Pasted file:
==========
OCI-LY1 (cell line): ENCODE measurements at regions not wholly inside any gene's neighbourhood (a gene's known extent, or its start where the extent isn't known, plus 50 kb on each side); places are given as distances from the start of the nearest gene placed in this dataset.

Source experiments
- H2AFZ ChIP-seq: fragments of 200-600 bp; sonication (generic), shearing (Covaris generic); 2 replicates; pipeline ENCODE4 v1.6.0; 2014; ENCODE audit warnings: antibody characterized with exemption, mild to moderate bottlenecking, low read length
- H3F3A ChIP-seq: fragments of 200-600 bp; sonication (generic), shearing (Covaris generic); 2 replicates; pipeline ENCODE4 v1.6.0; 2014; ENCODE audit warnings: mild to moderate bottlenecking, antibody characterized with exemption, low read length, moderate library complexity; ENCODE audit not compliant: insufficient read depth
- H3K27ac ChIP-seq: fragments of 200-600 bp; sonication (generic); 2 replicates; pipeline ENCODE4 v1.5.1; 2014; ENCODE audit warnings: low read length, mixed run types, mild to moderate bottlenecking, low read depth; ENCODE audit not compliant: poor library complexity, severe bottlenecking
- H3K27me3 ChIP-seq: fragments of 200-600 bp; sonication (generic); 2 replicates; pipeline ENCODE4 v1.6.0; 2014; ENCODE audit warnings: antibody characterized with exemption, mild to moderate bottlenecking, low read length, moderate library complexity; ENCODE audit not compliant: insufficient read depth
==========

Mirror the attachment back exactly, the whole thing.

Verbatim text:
OCI-LY1 (cell line): ENCODE measurements at regions not wholly inside any gene's neighbourhood (a gene's known extent, or its start where the extent isn't known, plus 50 kb on each side); places are given as distances from the start of the nearest gene placed in this dataset.

Source experiments
- H2AFZ ChIP-seq: fragments of 200-600 bp; sonication (generic), shearing (Covaris generic); 2 replicates; pipeline ENCODE4 v1.6.0; 2014; ENCODE audit warnings: antibody characterized with exemption, mild to moderate bottlenecking, low read length
- H3F3A ChIP-seq: fragments of 200-600 bp; sonication (generic), shearing (Covaris generic); 2 replicates; pipeline ENCODE4 v1.6.0; 2014; ENCODE audit warnings: mild to moderate bottlenecking, antibody characterized with exemption, low read length, moderate library complexity; ENCODE audit not compliant: insufficient read depth
- H3K27ac ChIP-seq: fragments of 200-600 bp; sonication (generic); 2 replicates; pipeline ENCODE4 v1.5.1; 2014; ENCODE audit warnings: low read length, mixed run types, mild to moderate bottlenecking, low read depth; ENCODE audit not compliant: poor library complexity, severe bottlenecking
- H3K27me3 ChIP-seq: fragments of 200-600 bp; sonication (generic); 2 replicates; pipeline ENCODE4 v1.6.0; 2014; ENCODE audit warnings: antibody characterized with exemption, mild to moderate bottlenecking, low read length, moderate library complexity; ENCODE audit not compliant: insufficient read depth